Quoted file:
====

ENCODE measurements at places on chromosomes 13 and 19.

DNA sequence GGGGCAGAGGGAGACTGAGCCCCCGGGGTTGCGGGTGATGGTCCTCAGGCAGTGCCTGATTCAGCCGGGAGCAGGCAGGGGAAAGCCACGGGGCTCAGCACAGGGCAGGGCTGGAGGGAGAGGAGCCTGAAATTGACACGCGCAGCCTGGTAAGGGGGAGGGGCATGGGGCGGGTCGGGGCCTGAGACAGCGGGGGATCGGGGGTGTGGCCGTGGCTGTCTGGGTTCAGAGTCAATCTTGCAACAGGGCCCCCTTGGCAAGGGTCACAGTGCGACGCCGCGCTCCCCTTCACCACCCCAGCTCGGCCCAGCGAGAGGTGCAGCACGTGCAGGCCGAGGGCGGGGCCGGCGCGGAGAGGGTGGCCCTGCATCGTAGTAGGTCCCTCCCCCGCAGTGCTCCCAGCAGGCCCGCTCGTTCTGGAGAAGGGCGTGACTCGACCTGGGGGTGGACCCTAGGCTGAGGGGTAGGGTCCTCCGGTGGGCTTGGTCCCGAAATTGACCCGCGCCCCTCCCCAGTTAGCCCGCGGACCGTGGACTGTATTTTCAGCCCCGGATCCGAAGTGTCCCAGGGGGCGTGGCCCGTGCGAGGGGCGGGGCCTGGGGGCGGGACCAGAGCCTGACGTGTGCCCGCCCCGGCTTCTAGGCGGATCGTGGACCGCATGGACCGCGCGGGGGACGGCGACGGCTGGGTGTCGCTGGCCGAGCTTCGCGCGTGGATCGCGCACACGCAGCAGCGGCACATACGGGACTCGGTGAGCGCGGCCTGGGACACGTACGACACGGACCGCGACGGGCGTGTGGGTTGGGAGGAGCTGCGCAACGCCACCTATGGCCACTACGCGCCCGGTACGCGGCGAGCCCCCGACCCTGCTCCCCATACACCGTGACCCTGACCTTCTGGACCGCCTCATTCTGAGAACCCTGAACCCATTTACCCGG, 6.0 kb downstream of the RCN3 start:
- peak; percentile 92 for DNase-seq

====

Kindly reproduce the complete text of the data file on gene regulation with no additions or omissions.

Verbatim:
ENCODE measurements at places on chromosomes 13 and 19.

DNA sequence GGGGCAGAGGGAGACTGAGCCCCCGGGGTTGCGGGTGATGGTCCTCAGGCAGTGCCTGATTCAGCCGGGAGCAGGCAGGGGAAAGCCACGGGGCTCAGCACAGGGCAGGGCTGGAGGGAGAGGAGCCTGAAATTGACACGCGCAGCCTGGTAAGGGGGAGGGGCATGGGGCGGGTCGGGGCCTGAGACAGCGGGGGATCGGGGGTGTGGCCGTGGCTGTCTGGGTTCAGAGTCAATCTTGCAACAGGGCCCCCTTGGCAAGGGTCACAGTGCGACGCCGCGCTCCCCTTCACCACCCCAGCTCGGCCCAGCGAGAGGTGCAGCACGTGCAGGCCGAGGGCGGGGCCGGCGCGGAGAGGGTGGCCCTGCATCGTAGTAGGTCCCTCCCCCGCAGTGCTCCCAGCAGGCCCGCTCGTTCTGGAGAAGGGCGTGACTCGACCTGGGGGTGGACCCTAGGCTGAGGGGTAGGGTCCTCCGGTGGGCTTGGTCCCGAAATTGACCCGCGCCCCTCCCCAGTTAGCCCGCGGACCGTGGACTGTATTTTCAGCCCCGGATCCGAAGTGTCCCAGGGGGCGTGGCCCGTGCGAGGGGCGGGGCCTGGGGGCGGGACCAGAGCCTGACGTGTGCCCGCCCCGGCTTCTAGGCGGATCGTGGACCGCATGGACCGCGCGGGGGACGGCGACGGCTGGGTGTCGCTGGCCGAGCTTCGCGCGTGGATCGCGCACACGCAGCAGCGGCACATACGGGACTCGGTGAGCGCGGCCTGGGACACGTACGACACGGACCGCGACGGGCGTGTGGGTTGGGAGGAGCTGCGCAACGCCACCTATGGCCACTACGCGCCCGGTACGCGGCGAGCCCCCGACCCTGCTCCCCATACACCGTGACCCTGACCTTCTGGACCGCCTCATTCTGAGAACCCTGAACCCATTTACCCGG, 6.0 kb downstream of the RCN3 start:
- peak; percentile 92 for DNase-seq